Grizzly Bear Kills Hiker in Yellowstone -

Apologies for no recent postings. We have been so busy that my little blog has gone by the wayside. There has been one story dominating the headlines of Yellowstone last week, this week, and inevitably the future. An "experienced" hiker was killed in Yellowstone by a grizzly bear while hiking on a popular route near Lake Hotel.  Lance Crosby, 63, died of traumatic injuries sustained from the bear encounter. He was a seasonal worker for Medcor, the company responsible for running the medical facilities in Yellowstone. Lance was on his fifth season in the park.

I have many issues with this story. Why was the "experienced" hiker by himself, without bear spray, in one of the most bear rich areas of Yellowstone?  This doesn't make any sense. The hiker should have had bear spray and been hiking in a group. Maybe it was arrogance, ignorance, or just the lack of common sense that put the hiker at risk. Lance Crosby would have been in Yellowstone during the last bear caused fatalities in the park. Certainly the lessons learned from those tragic incidents would have influenced Lance's behavior and decision making.  No one will ever know!

We need to stop naming the bears of Yellowstone. The bear involved in the killing of Lance Crosby was named "Blaze". "Blaze" was an older female with two cubs. The sow grizzly was often seen around Yellowstone Lake and Hayden Valley. Her tolerance to people allowed many visitors, photographers, and animal lovers to enjoy the great bear over the years.  I understand people our fond of wildlife and become emotionally invested in these wild animals. However, when we name the animals or humanize wildlife, emotions and personal feelings become irrational or more heart felt when tragedy strikes. If this sow did not have a name, and was one of the random 700+ grizzlies in the Yellowstone ecosystem would the public's attention be heightened? Would the passion be this polarized?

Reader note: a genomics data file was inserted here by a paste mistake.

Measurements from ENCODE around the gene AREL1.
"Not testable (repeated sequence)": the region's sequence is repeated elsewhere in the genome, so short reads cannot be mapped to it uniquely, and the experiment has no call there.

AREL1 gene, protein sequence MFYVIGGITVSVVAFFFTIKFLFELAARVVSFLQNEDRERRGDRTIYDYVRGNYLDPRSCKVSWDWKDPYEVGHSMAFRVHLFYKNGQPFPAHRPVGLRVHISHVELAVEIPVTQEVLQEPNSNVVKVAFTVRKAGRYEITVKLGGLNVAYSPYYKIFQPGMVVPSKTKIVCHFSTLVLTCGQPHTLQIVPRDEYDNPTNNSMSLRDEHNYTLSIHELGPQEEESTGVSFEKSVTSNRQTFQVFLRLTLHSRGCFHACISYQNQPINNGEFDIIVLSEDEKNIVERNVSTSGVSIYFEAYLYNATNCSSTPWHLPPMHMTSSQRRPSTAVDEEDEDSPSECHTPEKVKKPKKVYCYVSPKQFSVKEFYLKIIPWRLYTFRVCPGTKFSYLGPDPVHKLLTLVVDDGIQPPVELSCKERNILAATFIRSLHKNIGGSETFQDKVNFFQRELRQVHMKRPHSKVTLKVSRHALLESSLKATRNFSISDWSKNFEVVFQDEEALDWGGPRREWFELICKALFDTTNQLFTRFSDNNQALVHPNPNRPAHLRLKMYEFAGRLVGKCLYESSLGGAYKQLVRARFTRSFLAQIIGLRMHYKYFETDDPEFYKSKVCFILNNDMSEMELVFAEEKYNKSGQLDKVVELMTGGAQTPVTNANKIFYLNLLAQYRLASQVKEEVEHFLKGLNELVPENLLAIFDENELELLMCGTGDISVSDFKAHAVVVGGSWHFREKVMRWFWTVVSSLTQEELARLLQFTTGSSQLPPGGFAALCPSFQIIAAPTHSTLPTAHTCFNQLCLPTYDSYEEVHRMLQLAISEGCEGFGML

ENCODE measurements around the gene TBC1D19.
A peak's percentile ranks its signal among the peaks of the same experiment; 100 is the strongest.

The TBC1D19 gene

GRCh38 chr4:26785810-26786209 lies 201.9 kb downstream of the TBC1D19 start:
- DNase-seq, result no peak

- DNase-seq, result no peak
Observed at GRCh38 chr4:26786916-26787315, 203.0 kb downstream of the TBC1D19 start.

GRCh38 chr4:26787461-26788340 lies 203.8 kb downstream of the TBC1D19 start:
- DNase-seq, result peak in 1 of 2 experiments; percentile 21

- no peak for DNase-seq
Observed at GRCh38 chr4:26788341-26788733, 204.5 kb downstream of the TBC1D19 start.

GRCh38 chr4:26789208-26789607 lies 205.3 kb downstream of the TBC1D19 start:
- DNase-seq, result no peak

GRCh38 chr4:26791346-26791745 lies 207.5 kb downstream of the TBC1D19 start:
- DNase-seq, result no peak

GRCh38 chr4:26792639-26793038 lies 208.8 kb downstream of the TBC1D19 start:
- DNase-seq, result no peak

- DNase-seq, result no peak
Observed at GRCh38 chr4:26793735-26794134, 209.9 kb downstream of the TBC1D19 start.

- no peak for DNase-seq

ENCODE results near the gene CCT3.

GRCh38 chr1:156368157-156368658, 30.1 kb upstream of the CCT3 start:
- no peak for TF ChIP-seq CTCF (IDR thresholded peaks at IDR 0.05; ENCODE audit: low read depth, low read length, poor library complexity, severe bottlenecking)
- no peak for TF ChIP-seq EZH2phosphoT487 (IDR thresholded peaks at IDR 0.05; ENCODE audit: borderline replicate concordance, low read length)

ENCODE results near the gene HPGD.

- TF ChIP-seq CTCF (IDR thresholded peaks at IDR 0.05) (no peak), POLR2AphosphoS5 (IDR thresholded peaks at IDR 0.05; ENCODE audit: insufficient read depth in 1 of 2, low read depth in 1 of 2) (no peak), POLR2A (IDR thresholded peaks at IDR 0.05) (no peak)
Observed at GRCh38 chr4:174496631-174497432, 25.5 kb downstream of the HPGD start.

Given the circumstances, I reluctantly agree to the euthanizing of the bear. The sow killed Lance, consumed part of his body, and cached him for later feedings. These behaviors are predatory and not defensive.  We can't have predatory grizzlies in the park due to human safety. If the attack was defensive, "Blaze" would have simply neutralized the perceived threat and moved on. In my humble opinion, no bear in the Yellowstone ecosystem should be euthanized for exhibiting defensive behaviors. They are bears being bears. Wildlife being wildlife.  We come to Yellowstone and enter the wilderness in hopes of seeing wildlife in their natural settings. Natural settings includes natural behaviors. Animals defending their cubs, off spring, territories, and perceived safety is a natural behavior. Don't harm the animals for being animals!!!

Once again, if you are worried about hiking in bear country, hire a guide. If you don't want a guide, hike in groups, carry bear spray, make noise, and use common sense. Contact the park service if you have any questions. Be safe!